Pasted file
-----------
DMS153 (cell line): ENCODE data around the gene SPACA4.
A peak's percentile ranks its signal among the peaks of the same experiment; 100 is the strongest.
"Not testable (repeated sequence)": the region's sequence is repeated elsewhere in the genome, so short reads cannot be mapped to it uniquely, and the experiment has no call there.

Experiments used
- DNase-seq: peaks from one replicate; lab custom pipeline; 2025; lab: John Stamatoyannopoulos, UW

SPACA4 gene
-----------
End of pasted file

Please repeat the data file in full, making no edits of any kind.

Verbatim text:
DMS153 (cell line): ENCODE data around the gene SPACA4.
A peak's percentile ranks its signal among the peaks of the same experiment; 100 is the strongest.
"Not testable (repeated sequence)": the region's sequence is repeated elsewhere in the genome, so short reads cannot be mapped to it uniquely, and the experiment has no call there.

Experiments used
- DNase-seq: peaks from one replicate; lab custom pipeline; 2025; lab: John Stamatoyannopoulos, UW

SPACA4 gene